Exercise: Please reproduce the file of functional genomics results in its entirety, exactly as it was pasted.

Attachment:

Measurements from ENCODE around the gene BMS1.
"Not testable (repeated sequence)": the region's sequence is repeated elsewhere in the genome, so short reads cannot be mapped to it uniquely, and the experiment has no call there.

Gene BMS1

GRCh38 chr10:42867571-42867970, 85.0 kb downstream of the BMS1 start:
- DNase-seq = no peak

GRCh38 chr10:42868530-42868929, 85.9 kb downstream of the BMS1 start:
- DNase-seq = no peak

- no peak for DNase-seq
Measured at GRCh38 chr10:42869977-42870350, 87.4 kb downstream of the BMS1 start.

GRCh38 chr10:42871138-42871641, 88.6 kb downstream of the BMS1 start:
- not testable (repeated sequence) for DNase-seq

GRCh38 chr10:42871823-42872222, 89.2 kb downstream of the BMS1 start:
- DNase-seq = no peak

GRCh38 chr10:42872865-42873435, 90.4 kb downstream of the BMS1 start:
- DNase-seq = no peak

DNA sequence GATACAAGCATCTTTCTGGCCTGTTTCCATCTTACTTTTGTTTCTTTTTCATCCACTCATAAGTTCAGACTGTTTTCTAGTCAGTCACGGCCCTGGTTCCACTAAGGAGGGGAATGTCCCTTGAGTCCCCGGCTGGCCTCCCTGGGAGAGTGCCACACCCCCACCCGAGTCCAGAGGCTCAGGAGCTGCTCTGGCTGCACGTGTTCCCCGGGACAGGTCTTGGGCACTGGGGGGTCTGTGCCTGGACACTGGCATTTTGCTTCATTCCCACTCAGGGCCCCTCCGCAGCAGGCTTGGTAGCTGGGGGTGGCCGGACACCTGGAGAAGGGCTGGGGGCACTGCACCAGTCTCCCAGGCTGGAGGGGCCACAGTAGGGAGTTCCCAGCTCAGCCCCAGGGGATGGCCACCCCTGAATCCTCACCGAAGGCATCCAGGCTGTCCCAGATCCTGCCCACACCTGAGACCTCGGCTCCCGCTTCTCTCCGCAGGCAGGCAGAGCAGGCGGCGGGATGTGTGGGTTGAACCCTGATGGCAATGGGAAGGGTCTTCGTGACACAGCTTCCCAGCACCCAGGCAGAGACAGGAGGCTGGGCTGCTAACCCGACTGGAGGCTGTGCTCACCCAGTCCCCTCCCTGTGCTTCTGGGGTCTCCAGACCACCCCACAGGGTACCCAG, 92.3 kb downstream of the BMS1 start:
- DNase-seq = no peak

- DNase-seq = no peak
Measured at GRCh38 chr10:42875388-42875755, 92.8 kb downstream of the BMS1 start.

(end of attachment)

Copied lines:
Measurements from ENCODE around the gene BMS1.
"Not testable (repeated sequence)": the region's sequence is repeated elsewhere in the genome, so short reads cannot be mapped to it uniquely, and the experiment has no call there.

Gene BMS1

GRCh38 chr10:42867571-42867970, 85.0 kb downstream of the BMS1 start:
- DNase-seq = no peak

GRCh38 chr10:42868530-42868929, 85.9 kb downstream of the BMS1 start:
- DNase-seq = no peak

- no peak for DNase-seq
Measured at GRCh38 chr10:42869977-42870350, 87.4 kb downstream of the BMS1 start.

GRCh38 chr10:42871138-42871641, 88.6 kb downstream of the BMS1 start:
- not testable (repeated sequence) for DNase-seq

GRCh38 chr10:42871823-42872222, 89.2 kb downstream of the BMS1 start:
- DNase-seq = no peak

GRCh38 chr10:42872865-42873435, 90.4 kb downstream of the BMS1 start:
- DNase-seq = no peak

DNA sequence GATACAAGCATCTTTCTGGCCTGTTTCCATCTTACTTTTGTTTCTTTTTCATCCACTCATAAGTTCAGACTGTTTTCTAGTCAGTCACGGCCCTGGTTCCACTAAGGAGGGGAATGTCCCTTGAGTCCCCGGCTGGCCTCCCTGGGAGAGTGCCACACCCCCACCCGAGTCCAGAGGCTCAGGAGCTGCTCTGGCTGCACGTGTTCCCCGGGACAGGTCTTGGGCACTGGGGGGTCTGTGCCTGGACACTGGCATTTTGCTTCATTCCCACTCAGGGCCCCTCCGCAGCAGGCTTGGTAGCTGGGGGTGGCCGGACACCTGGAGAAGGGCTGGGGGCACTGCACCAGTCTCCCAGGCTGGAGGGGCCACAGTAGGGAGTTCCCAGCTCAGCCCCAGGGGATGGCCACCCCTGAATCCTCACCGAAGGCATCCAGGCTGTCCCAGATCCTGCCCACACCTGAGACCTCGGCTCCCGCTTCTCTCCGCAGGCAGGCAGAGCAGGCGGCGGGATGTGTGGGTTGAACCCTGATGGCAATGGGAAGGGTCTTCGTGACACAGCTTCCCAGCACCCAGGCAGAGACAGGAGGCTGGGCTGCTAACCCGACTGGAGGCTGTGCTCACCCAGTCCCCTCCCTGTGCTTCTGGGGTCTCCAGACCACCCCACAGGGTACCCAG, 92.3 kb downstream of the BMS1 start:
- DNase-seq = no peak

- DNase-seq = no peak
Measured at GRCh38 chr10:42875388-42875755, 92.8 kb downstream of the BMS1 start.